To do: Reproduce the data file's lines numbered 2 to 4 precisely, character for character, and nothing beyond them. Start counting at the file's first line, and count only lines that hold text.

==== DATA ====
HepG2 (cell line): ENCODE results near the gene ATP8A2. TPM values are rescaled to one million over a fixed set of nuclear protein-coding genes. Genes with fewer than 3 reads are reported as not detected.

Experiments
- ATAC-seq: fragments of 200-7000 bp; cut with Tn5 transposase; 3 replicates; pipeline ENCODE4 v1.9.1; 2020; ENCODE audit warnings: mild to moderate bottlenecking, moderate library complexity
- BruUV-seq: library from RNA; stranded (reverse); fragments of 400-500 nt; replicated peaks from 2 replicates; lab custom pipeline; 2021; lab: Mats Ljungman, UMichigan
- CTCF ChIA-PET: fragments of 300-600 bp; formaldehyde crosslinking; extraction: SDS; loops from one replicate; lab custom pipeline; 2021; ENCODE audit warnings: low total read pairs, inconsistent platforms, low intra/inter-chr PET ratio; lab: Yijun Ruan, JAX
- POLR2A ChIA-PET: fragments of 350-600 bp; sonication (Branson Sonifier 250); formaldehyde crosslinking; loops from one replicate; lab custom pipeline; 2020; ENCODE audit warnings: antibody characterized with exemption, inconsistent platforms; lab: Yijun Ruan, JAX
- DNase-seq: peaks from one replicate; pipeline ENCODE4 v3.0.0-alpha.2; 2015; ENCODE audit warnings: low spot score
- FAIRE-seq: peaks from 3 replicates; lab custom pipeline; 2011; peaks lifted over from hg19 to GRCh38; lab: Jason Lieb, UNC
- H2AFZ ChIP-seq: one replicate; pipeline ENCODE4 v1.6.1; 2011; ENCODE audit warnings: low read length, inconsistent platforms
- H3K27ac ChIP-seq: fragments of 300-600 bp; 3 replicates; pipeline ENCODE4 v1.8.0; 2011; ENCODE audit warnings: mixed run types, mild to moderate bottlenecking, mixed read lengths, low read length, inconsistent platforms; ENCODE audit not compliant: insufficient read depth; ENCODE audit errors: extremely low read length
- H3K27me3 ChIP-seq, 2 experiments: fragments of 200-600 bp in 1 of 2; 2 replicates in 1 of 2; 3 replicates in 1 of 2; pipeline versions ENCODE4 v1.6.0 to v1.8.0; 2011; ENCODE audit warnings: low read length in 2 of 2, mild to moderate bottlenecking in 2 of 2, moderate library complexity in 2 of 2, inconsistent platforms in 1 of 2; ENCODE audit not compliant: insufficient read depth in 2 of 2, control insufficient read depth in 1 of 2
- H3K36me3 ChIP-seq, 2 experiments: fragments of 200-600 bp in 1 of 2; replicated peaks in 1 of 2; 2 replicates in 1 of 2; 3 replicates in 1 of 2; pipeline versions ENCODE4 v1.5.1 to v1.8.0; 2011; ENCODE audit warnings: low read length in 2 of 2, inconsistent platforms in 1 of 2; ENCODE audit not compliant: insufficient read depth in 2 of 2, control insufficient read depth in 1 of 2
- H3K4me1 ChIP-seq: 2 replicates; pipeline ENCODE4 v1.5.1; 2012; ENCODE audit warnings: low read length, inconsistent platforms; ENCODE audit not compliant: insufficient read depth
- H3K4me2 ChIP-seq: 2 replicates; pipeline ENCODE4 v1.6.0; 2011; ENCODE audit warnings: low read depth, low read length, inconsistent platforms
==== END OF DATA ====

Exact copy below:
Experiments
- ATAC-seq: fragments of 200-7000 bp; cut with Tn5 transposase; 3 replicates; pipeline ENCODE4 v1.9.1; 2020; ENCODE audit warnings: mild to moderate bottlenecking, moderate library complexity
- BruUV-seq: library from RNA; stranded (reverse); fragments of 400-500 nt; replicated peaks from 2 replicates; lab custom pipeline; 2021; lab: Mats Ljungman, UMichigan